Using Your Employee Benefits to Combat Winter Blues

Using Your Employee Benefits to Combat Winter Blues

February 03, 2022

The drop in temperatures can also mean a worrisome drop in employee moods. In a survey by the workplace consultancy Peldon Rose, half of individuals said that winter has a negative impact on how they feel at work, and one-third said it decreases their productivity.

But your employee benefits and accompanying workplace initiatives can be a powerful source of help. Increasing awareness and usage of benefits in the following five areas can improve your employees’ well-being and sense of belonging during the darkest months:

  • Physical wellness
  • Mental health
  • Nutrition
  • Community
  • Professional development

Encourage physical activity

For many people, cold weather means staying inside and reducing their activity levels. But being active is a big factor in physical, mental and immune functioning, according to the Centers for Disease Control and Prevention.

  • Encourage activity breaks. Send fun emails reminding employees to stretch, stand up, go for a walk or dance — anything to get moving.
  • Promote your resources. Make sure employees are aware of fitness offerings like on-site exercise equipment or classes, gym memberships and health coaching.
  • Hold wellness competitions. Tap into the competitive spirit with a monthly steps challenge, or ask for pictures of snow forts, sledding hills and other activities that get people out and about in the cold weather.

Pay attention to mental health

Mental challenges can take a toll that many employees may not even realize, especially when you layer seasonal depression on top of an ongoing global pandemic. Due to current stress levels, nearly one-third of adults struggle even to make small decisions like picking out clothes or deciding on meals, according to the American Psychological Association.

  • Send regular reminders. Communicate about your mental wellness benefits — like in-network psychologists and psychiatrists, stress management programs and employee assistance program counselors — early and often this winter. Regular communications can decrease the stigma around mental health and increase usage.
  • Savor small victories. When your teams finish a project, tell them to grab a coffee or take a victory lap around the office or home. Give each employee a gratitude journal and send entries thanking them for their efforts.
  • Be mindful. Consider targeted offerings like mediation apps, mindfulness training or breathing techniques that provide employees with tools to enhance their emotional well-being.

Encourage healthy eating

During the winter months, it’s all too easy to reach for comfort food — even easier when Halloween, Thanksgiving and the December holidays lend themselves to treats for months on end. Offering healthy substitutes can improve overall health this winter.

  • Send meal kits or healthy snacks. With the rise in remote work, more employers plan to offer meal deliveries and snacks as a new health benefit for 2022, according to Forbes. These options can save valuable time and encourage good eating habits.
  • Provide healthy snacks at work. Healthy options aren’t just for home. In the office, you can provide free or subsidized snack baskets and vending machines with options like granola bars, trail mix and oatmeal. At meetings, offer packaged fruits, nuts and vegetables instead of cookies or pastries.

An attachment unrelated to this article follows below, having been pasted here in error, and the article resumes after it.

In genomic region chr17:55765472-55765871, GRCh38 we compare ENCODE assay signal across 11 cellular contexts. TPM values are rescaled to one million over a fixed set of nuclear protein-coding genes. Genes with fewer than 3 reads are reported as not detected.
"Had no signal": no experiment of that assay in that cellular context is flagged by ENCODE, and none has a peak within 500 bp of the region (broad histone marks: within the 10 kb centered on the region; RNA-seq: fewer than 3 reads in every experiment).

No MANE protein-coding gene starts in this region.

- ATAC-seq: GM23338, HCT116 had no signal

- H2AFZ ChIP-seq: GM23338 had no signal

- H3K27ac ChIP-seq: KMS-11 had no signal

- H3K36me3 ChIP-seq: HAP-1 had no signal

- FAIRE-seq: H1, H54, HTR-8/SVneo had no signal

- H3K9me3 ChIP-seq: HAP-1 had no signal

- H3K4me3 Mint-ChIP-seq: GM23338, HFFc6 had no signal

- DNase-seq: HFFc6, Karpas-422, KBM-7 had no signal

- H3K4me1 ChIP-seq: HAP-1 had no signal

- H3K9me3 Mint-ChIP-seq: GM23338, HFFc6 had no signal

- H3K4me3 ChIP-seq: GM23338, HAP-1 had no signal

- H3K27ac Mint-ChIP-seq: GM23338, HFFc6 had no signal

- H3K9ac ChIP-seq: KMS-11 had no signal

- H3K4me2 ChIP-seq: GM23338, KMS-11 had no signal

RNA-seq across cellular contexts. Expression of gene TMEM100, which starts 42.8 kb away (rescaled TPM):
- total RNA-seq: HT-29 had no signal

• Share recipes. Email a new healthy recipe every Friday. Or ask employees for their favorite recipes and put together an online cookbook. Incorporate a variety of foods for diverse tastes and culinary backgrounds.
  • Offer cooking classes. Host a virtual event or invite a chef to teach your employees the joy of cooking on site. If you have foodie employees, invite them to teach a class.

Create a sense of community

Whether your employees are back in the office, fully remote or somewhere in between, you’ll likely need to help them combat a growing sense of isolation. According to USA Today, 60% of people felt lonely even before the pandemic. And separate research cited by The Harvard Gazette suggests that serious cases of loneliness have increased 11% since the pandemic started.

  • Encourage group breaks. Coffee and lunch dates, water cooler visits or video chats can all spark collaboration and new ideas. It’s a great way to strengthen ties and bring new employees into the fold.
  • Create check-in partnerships. Form teams of two or three to regularly check in with each other, perhaps starting with once a week and then adapting to schedules and needs. These check-ins should be a time for encouragement to safeguard against disengagement.
  • Foster local connections. Get your employees involved in their communities through charity drives and matching contributions to local nonprofit organizations. Connect people to volunteer opportunities, blood drives and other initiatives that help them do good and meet others.

Set goals

If an employee is feeling stuck (in the snow or otherwise), setting short- and long-term goals can help them move forward.

  • Offer training. Employees and supervisors at all levels benefit from education, including tips for better communication, management, and diversity, equity and inclusion. Consider offering online and in-person options so people can fit learning into their schedules.
  • Create leadership opportunities. Workplace committees and councils provide opportunities for employees to be leaders and stretch their skill sets beyond their formal roles.
  • Make use of your education benefits. Encourage continuing education through tuition reimbursement, professional memberships, webcasts and online courses.

Helping employees through winter and beyond

Talk to your insurance broker or benefits adviser about these and other ideas to keep your employees thriving through the winter and all year long.